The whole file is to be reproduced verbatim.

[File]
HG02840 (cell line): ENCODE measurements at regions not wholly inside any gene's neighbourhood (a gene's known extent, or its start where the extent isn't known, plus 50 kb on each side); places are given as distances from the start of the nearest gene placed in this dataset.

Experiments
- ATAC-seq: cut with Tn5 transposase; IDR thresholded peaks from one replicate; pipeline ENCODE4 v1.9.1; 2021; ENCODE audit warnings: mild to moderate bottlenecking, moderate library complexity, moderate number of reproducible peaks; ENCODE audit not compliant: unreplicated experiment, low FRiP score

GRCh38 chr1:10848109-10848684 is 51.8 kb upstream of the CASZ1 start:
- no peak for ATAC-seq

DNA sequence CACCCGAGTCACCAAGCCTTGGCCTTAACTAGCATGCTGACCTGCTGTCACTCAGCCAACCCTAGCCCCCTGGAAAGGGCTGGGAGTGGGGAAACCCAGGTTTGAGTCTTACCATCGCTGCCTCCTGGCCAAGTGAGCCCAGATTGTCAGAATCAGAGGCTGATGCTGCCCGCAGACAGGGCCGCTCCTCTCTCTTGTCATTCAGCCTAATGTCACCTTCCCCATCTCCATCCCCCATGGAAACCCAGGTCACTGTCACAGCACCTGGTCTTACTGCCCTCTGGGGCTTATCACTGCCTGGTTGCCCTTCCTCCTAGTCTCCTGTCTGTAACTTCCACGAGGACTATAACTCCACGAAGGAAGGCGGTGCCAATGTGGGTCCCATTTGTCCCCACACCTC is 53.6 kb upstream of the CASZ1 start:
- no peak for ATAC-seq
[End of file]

HG02840 (cell line): ENCODE measurements at regions not wholly inside any gene's neighbourhood (a gene's known extent, or its start where the extent isn't known, plus 50 kb on each side); places are given as distances from the start of the nearest gene placed in this dataset.

Experiments
- ATAC-seq: cut with Tn5 transposase; IDR thresholded peaks from one replicate; pipeline ENCODE4 v1.9.1; 2021; ENCODE audit warnings: mild to moderate bottlenecking, moderate library complexity, moderate number of reproducible peaks; ENCODE audit not compliant: unreplicated experiment, low FRiP score

GRCh38 chr1:10848109-10848684 is 51.8 kb upstream of the CASZ1 start:
- no peak for ATAC-seq

DNA sequence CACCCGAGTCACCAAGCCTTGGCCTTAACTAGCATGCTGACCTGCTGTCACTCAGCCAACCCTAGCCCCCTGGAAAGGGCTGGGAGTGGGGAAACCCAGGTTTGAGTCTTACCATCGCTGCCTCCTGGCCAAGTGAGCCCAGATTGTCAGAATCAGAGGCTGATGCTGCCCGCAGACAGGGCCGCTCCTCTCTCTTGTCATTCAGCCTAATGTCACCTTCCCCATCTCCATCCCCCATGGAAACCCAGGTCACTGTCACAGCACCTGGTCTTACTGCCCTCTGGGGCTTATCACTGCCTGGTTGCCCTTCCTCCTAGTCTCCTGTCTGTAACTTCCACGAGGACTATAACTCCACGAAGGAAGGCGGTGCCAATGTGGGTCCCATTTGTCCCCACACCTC is 53.6 kb upstream of the CASZ1 start:
- no peak for ATAC-seq